Faith in the Future
"Look at the world. It's so beautiful." I had just sat down to write this column when my six year old son startled me with this statement. Ethan's words were a timely reminder that great changes contain the possibility of something better and greater for all of us. Change is certainly afoot. We are in the midst of global economic, financial and environmental transitions. We are being called to identify choices, make decisions, and operate differently than ever before.
How do we ride the rollercoaster of these changes? Consider these ideas...
- Harness the power of perspective. What is working? What are the opportunities in your life? Perspective makes all the difference. In other words, when negative circumstances enter your life, a positive perspective will allow you to notice opportunities, listen to your gut, and make choices based in your best interest, rather than on your fear.
- Everyone's path is unique and individual. Even if friends, neighbors or family members have lost a job, a house or substantial investments, these events - while very unfortunate - do not mean that you will experience the same losses.
- Examine the truth about your circumstances. Look honestly at each domain of your life. Do you have legitimate cause for concern? In what areas do you need to ask for help? Where do you need to take action?
- Make a list of what you know to be true about yourself and what you've accomplished throughout your life. If you start to doubt yourself, pull out this list and remind yourself how strong you are.
- Understand the psychological process of transition. In his book Transitions: Making Sense of Life's Changes, William Bridges says, "...change is situational. Transition, on the other hand, is psychological. It is not those events, but rather the inner reorientation or self-redefinition that you have to go through in order to incorporate any of those changes into your life. Without a transition, a change is just a rearrangement of the furniture. Unless transition happens, the change won't work, because it doesn't 'take'." Bridges' book outlines the contexts of the three phases of transition - I highly recommend this book as a source of support.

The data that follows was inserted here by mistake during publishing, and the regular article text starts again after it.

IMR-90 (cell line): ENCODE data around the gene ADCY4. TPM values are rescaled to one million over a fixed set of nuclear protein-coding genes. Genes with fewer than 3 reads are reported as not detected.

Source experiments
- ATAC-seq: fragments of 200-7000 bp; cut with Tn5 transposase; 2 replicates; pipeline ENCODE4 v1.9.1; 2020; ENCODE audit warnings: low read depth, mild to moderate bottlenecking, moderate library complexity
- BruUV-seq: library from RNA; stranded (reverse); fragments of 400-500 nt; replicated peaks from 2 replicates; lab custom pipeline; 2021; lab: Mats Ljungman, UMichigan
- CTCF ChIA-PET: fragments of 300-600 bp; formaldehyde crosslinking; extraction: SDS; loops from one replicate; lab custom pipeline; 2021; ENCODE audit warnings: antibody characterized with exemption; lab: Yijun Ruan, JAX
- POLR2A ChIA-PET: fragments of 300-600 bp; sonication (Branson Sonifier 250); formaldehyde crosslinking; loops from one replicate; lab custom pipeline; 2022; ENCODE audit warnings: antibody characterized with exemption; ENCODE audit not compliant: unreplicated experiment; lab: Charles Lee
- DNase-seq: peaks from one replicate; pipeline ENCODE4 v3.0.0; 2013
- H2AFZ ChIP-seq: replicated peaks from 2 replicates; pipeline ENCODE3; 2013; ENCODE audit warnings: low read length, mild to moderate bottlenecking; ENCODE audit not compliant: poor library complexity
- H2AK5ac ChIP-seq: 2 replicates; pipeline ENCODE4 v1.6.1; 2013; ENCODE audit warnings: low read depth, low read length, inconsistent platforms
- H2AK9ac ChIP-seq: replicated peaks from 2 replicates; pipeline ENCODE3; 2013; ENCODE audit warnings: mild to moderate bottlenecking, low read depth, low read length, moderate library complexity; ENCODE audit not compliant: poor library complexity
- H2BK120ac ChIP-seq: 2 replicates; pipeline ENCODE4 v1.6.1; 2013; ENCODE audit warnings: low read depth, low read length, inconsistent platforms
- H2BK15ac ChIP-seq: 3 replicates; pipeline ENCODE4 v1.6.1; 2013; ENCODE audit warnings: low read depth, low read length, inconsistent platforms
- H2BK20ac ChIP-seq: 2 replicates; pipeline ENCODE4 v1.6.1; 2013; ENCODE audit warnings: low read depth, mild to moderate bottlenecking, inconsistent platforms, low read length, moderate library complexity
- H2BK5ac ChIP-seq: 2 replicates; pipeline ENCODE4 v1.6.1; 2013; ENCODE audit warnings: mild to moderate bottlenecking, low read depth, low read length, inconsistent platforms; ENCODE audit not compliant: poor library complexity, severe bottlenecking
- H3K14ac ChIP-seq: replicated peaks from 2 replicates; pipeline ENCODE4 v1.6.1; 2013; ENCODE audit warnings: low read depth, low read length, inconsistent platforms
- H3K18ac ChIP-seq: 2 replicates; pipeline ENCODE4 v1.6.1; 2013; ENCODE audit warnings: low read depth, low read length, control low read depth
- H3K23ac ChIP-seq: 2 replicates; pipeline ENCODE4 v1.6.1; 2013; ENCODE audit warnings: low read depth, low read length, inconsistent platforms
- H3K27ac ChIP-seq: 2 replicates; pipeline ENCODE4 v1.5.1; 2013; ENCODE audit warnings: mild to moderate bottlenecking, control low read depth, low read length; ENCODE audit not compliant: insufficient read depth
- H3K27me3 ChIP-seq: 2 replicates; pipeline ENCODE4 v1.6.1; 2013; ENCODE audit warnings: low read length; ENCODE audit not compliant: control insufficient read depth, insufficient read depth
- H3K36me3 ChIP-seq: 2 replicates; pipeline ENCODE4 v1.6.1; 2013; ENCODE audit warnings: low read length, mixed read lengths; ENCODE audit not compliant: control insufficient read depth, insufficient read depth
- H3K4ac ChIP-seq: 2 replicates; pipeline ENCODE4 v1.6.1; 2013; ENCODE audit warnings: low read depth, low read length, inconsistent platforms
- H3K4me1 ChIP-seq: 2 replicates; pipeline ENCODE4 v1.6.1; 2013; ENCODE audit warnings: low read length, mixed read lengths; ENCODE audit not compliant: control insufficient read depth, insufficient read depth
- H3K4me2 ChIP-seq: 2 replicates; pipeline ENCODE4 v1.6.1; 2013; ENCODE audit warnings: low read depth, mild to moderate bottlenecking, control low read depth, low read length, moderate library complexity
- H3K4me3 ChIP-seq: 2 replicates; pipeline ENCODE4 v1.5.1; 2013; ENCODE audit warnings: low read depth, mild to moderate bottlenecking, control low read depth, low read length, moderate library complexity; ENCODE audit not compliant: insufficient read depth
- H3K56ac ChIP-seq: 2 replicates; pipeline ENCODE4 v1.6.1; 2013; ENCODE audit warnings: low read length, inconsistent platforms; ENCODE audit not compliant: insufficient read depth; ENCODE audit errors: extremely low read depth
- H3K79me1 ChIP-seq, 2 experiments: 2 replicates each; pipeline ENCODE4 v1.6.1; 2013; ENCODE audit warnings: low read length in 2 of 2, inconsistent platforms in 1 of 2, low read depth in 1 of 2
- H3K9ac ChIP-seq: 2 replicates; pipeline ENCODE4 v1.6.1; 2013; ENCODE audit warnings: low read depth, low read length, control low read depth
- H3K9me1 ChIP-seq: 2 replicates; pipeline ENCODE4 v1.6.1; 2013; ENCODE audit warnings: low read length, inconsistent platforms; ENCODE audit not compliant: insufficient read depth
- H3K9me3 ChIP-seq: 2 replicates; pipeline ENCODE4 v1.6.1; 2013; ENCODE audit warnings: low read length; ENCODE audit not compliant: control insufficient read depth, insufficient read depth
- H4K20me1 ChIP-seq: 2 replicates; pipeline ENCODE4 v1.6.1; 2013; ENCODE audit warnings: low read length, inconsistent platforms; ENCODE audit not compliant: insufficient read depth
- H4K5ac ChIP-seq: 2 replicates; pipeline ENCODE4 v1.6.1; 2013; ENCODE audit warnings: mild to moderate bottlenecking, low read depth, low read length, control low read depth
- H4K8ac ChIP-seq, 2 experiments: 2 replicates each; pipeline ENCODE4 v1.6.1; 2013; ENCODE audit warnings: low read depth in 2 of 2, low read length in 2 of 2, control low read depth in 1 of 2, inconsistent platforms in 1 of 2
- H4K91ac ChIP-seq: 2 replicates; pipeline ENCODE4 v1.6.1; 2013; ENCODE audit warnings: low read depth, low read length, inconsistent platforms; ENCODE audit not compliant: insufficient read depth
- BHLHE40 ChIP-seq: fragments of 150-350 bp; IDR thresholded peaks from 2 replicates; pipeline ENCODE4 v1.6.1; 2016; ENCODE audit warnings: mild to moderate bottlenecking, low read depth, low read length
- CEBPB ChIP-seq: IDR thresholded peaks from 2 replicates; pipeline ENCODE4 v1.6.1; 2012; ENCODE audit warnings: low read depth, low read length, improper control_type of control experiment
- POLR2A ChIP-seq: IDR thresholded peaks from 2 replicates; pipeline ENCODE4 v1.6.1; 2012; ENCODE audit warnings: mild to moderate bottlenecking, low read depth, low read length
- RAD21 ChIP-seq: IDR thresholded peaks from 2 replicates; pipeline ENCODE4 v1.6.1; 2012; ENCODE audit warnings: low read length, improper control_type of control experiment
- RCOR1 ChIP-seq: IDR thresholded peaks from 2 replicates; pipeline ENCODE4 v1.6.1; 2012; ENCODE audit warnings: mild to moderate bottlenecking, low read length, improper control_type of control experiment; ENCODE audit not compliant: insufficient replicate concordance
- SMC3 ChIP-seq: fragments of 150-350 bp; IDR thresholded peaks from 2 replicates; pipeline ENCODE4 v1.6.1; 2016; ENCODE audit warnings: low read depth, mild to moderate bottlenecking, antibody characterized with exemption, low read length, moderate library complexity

While it can be easy to let fear, apprehension and anxiety flood our thoughts, in the long term, these responses don't help us. Try out the strategies I've mentioned and observe what changes for you.
I have a saying that I often share with clients: "Clarity is usually preceded by a lack of clarity." I encourage you to have faith in the future, to focus on the beautiful, and embrace what's positive in your life. A positive outlook does truly beget more positive life experiences. And while larger economic, financial and environmental forces swirl around us, we are still in charge of our energy, our thoughts and mindset.
As much as possible, stay positive! In these turbulent times, let wonder back into your life. Look at the world. It's so beautiful.
Claudette Rowley, coach and author, helps professionals identify and pursue their true purpose and calling in life. Learn more at Claudette Rowley.com.